“We hope that students will go from the required class into the elective and from the elective to apply those understandings to their other coursework,” she adds. “Eventually, they will have the ability to use critical race theory as a basis in all of their study.” 

Equity at the Middle School

A student-driven effort to select a new name for the middle school to has been a top priority in 2021. Student presentations created by 8th graders have been presented to all middle school students during community period and students have had the opportunity to vote on potential new names for the school.  Principal Jason Burr provides monthly updates to the Board of Education Equity Committee. A new name will be selected by June 30, 2021.

The name change project stems from a 2020 discussion to remove the name John Witherspoon, a slaveholder, from the school. The Board of Education approved Princeton Unified Middle School (PUMS) as a temporary name. Students will determine a new name that is aligned with the school's values.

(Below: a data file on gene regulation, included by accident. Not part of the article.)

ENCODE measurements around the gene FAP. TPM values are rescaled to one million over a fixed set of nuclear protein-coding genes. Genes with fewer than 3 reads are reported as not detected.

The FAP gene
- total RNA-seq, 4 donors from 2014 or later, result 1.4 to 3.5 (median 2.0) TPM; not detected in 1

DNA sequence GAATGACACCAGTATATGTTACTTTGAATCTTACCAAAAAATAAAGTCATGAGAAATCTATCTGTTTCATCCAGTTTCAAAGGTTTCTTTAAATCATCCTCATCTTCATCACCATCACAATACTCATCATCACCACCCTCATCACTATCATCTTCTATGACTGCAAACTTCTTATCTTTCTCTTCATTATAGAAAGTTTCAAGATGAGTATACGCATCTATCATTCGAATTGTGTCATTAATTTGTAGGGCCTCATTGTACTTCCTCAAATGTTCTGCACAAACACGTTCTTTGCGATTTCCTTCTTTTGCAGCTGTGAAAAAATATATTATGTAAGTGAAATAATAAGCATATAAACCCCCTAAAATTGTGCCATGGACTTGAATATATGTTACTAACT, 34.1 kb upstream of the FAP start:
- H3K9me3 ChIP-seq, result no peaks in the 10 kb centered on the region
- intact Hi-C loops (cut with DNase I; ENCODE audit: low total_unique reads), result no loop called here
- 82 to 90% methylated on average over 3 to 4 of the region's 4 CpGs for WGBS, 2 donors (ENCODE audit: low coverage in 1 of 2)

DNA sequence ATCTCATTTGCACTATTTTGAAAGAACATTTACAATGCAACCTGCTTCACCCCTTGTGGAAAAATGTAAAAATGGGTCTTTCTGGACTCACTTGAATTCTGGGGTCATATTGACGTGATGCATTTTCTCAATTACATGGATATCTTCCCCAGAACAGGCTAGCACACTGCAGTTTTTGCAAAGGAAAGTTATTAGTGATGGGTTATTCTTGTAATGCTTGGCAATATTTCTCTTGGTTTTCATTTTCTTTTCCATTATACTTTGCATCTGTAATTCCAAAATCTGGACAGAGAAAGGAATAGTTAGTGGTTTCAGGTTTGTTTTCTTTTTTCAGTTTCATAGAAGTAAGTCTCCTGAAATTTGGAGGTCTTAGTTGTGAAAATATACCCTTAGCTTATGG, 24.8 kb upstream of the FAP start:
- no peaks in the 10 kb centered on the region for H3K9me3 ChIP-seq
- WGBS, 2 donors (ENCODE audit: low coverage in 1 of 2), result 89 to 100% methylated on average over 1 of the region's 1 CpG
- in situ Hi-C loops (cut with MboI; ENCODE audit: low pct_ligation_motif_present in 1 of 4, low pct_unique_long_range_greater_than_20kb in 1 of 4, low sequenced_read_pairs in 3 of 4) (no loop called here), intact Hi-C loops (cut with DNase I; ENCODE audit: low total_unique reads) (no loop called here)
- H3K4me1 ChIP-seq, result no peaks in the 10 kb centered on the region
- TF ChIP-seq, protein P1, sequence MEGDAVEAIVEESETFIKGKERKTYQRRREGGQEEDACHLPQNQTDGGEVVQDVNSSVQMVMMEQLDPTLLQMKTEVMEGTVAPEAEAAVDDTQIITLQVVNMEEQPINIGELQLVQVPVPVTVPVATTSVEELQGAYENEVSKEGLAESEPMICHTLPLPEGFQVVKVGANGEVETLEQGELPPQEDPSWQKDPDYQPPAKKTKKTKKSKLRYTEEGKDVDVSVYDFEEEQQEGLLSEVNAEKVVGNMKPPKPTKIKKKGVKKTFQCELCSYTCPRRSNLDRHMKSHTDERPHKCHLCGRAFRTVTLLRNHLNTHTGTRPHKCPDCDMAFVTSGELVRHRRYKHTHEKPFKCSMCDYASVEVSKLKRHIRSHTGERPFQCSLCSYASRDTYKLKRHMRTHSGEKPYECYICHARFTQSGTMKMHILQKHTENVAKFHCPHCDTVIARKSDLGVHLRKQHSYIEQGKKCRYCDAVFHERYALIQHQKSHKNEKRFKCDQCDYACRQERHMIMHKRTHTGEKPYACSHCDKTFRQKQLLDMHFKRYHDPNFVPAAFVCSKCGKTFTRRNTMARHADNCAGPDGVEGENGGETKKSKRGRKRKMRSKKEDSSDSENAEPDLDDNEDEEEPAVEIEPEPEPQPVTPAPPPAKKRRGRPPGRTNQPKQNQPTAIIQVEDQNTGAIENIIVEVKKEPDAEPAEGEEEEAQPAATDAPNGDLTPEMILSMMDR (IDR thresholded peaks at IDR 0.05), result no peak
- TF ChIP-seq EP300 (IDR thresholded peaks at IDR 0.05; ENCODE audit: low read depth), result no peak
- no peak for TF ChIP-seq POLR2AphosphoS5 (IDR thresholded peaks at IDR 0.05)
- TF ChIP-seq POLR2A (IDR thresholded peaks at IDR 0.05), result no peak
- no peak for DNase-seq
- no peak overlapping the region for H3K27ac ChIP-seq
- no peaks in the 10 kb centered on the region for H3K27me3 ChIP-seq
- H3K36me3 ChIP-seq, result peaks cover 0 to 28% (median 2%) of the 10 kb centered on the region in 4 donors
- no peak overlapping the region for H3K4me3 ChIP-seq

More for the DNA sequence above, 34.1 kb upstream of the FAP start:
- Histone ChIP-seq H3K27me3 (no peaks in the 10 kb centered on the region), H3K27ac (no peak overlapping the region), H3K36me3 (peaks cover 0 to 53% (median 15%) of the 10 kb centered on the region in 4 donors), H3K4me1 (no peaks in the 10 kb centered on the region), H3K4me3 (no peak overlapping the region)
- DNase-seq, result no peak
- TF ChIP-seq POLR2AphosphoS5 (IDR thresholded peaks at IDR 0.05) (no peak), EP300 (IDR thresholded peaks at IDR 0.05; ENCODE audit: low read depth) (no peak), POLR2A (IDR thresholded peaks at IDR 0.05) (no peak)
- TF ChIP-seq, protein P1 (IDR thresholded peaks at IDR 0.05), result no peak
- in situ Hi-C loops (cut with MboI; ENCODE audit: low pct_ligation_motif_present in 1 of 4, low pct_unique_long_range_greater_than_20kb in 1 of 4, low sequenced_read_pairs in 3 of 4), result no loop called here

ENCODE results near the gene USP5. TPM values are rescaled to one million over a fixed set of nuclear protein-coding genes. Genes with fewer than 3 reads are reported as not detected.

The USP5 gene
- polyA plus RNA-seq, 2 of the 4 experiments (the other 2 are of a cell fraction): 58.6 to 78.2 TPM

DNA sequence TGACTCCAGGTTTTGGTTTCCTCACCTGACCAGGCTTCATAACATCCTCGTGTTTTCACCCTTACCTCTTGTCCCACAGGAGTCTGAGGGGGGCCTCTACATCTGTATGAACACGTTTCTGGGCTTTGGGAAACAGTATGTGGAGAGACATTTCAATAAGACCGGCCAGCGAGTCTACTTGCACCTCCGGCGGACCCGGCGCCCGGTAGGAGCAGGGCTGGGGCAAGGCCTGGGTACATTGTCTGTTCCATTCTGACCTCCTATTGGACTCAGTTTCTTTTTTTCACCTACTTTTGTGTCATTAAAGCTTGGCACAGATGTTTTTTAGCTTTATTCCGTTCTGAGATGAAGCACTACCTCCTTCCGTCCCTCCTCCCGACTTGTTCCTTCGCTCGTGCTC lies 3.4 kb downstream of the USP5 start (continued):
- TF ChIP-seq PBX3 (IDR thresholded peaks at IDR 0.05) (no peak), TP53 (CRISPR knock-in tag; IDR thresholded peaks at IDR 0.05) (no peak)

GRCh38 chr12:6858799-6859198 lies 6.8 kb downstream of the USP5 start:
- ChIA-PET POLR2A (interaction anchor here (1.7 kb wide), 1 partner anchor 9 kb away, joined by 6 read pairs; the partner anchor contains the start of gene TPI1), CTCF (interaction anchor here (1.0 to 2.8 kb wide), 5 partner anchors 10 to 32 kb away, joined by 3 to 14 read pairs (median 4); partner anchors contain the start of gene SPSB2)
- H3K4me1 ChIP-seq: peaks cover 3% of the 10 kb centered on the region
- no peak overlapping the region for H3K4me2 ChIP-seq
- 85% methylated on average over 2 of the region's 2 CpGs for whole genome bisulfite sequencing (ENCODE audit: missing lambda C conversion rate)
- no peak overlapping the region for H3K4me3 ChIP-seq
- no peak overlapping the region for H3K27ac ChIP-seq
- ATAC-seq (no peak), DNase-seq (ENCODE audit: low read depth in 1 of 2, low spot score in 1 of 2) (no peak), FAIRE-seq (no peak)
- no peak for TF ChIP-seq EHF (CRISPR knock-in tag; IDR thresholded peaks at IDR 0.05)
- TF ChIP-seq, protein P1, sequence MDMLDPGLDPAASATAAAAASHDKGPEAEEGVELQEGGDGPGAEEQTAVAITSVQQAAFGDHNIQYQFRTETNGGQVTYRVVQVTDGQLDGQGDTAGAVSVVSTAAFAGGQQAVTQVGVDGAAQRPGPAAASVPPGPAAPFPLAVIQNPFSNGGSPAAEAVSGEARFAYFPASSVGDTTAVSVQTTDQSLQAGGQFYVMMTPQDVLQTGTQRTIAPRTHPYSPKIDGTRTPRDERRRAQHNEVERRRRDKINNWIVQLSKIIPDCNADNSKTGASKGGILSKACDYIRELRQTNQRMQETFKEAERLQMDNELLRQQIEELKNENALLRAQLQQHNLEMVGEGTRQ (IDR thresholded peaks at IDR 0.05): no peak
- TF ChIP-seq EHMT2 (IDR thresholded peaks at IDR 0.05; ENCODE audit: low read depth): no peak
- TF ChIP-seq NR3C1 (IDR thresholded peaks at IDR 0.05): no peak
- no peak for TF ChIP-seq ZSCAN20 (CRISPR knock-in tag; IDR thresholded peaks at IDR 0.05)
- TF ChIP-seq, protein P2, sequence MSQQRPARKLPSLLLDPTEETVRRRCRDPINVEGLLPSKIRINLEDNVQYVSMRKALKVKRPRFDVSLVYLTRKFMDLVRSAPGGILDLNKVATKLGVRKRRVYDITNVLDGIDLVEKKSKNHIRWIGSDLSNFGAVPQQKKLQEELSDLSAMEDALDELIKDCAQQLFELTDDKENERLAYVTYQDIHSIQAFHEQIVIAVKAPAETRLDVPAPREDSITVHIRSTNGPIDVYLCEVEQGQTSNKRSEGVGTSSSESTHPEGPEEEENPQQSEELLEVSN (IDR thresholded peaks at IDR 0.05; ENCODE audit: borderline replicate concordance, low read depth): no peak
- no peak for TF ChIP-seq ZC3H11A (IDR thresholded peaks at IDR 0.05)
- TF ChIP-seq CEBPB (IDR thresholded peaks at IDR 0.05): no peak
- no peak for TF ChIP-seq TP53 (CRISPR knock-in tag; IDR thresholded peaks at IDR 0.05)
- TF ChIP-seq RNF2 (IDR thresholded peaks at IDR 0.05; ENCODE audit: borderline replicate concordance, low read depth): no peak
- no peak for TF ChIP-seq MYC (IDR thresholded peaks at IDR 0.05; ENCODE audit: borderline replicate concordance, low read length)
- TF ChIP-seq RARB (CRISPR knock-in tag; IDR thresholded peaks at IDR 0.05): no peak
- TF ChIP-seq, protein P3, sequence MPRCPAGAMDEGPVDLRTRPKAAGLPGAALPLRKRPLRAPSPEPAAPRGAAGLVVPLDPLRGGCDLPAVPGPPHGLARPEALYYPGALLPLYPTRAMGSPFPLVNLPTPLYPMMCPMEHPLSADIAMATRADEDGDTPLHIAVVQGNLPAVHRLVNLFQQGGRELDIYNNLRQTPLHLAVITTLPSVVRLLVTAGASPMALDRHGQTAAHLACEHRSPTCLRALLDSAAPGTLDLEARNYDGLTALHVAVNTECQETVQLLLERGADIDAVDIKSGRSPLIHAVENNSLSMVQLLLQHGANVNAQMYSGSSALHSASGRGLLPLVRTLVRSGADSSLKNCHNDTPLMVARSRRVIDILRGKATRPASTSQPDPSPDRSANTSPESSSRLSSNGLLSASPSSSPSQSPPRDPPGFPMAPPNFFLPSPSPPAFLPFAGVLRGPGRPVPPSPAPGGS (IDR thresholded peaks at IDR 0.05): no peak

For more details about equity and the renaming process at the middle school, please see the Middle School Renaming Page.

Early Childhood Racial Literacy Project 2021

This year, the district received a grant to engage in a three-phase racial literacy project for Pre-K to first grade. The library/media specialists engaged in specialized training to teach the four domains of racial justice through authentic books featuring diverse characters, authors, and settings.  The grant funded new titles for our elementary school libraries and classroom.  Additionally, the grant funded the purchase of Dr. Gholdy Muhammad's book, Cultivating Genius.  for a district wide, staff book club.  The grant will also covered the cost of Library Media curriculum revision to include a racial literacy lens.